This year could be the end of an era, but also the start of something new for the fashion industry. For many years, the world of modelling has been criticised for the lack of diversity. Not only everyday people but celebrities and industry professionals themselves desire to see something other than the “typical” model.
The industry has been hounded for attempting to satisfy the craving for a diverse runway by casting a “token model”; someone who answers the call for diversity without impacting the designer’s ideal line-up. However, this year, diversity seems to be a major focus and designers are more thoroughly integrating a diverse range of models into catwalks and campaigns. Some of the inclusions are long overdue having been demanded by consumers for years. Other aspects of change may have never occurred to you as something which was lacking.
For a long time, when people cried out for diversity they wanted to see more ethnic women cast. Whilst a previous blog of mine shows a lack of multiculturalism caused some tension in mid 2016, The Fashion Spot’s research shows the variety of cultures on major runways is slowly increasing.
Generally, older models aren’t seen on the runway unless they are showcasing a mature aged line. This Huffington Post article about Simone Rocha’s 2017 autumn/winter collection at London Fashion Week shows age does not limit beauty. The designer cast three older models. Marie-Sophie Wilson, Benedetta Barzini and Jan de Villeneuve have been modelling since the 1960s.
At Paris Fashion Week Dries Van Noten was also eager to show age is but a number in fashion. The Telegraph’s article noted five models aged 37-50 strutted their stuff at his show.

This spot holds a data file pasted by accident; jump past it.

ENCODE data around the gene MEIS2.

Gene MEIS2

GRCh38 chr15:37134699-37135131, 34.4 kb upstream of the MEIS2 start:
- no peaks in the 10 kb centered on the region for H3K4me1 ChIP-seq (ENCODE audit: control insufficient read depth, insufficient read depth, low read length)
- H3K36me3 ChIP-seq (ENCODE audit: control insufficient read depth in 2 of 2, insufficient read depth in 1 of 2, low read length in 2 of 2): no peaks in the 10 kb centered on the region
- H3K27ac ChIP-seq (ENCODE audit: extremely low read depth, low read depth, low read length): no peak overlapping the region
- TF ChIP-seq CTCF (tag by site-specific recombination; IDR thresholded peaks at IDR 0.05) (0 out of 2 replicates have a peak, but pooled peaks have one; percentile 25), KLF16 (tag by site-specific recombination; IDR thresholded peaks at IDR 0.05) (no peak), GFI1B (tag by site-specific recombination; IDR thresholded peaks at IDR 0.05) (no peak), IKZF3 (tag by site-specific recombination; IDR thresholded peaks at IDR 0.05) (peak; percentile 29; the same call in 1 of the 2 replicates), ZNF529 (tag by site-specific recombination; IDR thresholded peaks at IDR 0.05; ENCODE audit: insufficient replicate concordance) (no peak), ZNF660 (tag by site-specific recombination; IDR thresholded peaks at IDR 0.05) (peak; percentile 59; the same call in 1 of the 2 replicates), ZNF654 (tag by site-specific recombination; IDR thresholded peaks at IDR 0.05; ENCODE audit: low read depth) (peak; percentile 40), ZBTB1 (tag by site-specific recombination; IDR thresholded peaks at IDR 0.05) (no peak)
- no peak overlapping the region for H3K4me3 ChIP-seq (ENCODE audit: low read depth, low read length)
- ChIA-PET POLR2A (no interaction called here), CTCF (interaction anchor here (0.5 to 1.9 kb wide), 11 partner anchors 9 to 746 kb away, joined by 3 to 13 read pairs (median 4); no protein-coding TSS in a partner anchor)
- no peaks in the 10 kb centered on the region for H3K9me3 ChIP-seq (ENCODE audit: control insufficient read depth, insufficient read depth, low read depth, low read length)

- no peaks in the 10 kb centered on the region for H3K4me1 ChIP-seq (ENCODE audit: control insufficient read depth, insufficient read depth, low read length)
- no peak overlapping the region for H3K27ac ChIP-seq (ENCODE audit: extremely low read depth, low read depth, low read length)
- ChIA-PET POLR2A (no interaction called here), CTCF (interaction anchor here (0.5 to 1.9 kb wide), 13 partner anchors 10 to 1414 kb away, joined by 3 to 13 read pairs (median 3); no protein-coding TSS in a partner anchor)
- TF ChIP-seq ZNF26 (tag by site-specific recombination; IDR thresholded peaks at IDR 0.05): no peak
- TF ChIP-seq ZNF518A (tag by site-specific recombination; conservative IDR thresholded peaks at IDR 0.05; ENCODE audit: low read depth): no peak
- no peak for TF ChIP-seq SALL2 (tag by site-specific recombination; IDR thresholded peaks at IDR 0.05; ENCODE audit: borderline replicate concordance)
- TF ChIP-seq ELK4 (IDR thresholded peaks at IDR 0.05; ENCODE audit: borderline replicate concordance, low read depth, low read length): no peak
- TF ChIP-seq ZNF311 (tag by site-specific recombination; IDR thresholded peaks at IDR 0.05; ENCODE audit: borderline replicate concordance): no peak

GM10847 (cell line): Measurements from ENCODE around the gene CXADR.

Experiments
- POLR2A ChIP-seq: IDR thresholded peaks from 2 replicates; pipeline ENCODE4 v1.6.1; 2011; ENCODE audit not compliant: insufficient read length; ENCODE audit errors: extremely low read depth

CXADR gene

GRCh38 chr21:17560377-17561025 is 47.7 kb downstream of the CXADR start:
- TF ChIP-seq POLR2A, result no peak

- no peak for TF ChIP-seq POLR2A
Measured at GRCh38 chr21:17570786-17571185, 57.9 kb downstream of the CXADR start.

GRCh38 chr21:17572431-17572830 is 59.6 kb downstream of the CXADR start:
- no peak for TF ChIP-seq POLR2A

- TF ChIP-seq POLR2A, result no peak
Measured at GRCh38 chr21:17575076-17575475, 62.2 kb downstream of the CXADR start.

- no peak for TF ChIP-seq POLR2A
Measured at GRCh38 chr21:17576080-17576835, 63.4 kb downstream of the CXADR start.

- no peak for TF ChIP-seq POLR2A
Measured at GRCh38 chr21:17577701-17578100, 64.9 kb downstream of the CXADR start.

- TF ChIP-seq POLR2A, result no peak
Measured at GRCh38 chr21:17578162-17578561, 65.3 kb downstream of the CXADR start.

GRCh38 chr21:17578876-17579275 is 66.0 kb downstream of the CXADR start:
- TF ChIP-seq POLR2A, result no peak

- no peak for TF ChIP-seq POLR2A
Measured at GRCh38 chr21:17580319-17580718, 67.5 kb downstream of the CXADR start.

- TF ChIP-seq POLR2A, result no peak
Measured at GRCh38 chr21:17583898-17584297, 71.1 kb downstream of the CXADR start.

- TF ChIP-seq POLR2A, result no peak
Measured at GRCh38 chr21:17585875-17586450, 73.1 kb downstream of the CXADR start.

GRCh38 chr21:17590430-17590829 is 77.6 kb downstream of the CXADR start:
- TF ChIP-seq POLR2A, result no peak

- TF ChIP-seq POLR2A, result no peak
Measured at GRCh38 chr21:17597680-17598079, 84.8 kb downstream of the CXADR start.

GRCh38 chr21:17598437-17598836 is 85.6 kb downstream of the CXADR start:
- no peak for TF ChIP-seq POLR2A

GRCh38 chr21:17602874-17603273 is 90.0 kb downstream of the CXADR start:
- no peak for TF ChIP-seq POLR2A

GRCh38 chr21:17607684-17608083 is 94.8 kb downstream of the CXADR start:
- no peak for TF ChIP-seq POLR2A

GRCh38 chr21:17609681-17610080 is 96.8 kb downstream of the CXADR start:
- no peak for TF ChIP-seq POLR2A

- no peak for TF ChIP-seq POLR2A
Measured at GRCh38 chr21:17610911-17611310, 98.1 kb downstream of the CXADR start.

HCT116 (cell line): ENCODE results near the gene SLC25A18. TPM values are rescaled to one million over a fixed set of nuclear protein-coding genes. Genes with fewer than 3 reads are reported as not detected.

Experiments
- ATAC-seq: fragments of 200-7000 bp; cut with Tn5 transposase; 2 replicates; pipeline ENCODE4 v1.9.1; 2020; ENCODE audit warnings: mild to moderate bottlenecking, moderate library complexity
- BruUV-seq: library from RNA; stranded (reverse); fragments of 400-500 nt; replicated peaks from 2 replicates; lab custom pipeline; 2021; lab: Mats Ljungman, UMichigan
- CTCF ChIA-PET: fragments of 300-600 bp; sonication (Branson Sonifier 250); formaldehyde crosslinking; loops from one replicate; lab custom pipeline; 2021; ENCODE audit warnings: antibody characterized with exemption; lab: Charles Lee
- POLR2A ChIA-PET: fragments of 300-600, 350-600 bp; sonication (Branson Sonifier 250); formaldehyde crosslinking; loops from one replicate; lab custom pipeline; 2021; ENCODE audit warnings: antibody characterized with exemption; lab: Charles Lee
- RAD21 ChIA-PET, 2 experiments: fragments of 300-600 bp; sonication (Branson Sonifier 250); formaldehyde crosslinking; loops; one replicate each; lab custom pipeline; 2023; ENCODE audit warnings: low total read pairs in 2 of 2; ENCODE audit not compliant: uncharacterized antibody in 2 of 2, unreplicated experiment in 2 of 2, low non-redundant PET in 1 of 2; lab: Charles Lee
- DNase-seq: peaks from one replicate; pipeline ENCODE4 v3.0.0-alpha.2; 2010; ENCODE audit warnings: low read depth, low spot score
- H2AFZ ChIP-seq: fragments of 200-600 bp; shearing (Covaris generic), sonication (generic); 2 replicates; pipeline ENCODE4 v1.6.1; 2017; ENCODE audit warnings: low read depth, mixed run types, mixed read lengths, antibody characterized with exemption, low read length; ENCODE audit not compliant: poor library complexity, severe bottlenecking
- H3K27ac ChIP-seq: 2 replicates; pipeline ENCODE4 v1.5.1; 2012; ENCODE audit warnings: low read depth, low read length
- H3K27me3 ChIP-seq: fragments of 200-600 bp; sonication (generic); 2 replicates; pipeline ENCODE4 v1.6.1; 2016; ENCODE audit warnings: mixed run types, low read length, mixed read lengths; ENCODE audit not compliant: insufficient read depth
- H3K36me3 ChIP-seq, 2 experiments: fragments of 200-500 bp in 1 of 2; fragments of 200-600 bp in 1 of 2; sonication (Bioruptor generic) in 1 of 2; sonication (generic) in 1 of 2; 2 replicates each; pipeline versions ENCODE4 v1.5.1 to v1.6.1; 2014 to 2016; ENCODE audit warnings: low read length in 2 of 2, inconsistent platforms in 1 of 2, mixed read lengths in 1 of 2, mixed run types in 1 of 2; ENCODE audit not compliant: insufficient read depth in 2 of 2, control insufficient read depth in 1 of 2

Since breakout Australian, Down syndrome model Madeline Stuart captured audiences’ hearts designers have opened their runways to disabled talent. This Facebook video shows a range of models who don’t let their disabilities get in the way of following their dreams. Seeing these models up on the runway is becoming more frequent.
A Forbes article about fashions progressive milestones acknowledges wheelchair bound Jillian Mercedo. She’s a model with muscular dystrophy who was chosen to model for Beyoncé’s label and is now signed with renowned IMG models.
In other areas of modelling this FirstPost article acknowledges Justine Clarke. She has made history by being the first Australian woman to compete in Miss World Australia in a wheelchair.
In Australia a plus size model is considered a woman who is a size 12 or larger. This has slowly become a more and more controversial topic as a size 12 is seen as an average size. Therefore, when plus size models walk for major fashion labels it’s a big deal. Vogues’ report on New York Fashion Week (NYFW) praises Ashley Graham claiming she “cemented her supermodel status” by becoming the first plus size model to walk for Michael Kors. With a record of 27 plus size models showcased in multiple shows during NYFW we can expect a lot more curvy beauties.
The Sydney Morning Herald reported brands, including Burberry and DKNY, decisions to make more modest clothing labelled as “Ramadan collections”. The releases are “timed to coincide with the Muslim holy month” so women can still be fashionable whilst abiding by their morals and values.
BuzzFeed recently announced Nike has also embraced Muslim dress by launching a hijab sport collection they made in collaboration with Muslim athletes. The Nike Pro Hijab is made from lightweight materials and will be released next year.
Teen Vogue noticed the inclusion of transgender models in NYFW. Some shows cast as many as five transgender models and they weren’t all professionals. Some models were discovered on Instagram.
Domenico Dolce and Stefano Gabbana (Dolce & Gabbana) put together what is arguably the most diverse catwalk show ever for their fall ready to wear collection. Vogue reported over 140 people from all walks of life from models and non-models, young and old, Caucasian and Ethnic, plus size and petite took part. Dolce & Gabbana urge a message of self-acceptance reflecting on their first ever show which also consisted entirely of everyday people.
I think, in a perfect world, the ideal catwalk would be a well-rounded one with a range of different cultures, sizes, ages and abilities. The industry still has a long way to go, but one step at a time diversity is becoming a norm rather than a rarity.
What change are you most looking forward to seeing?
Is diversity something you are excited to see progress across major fashion labels, or is it too little too late?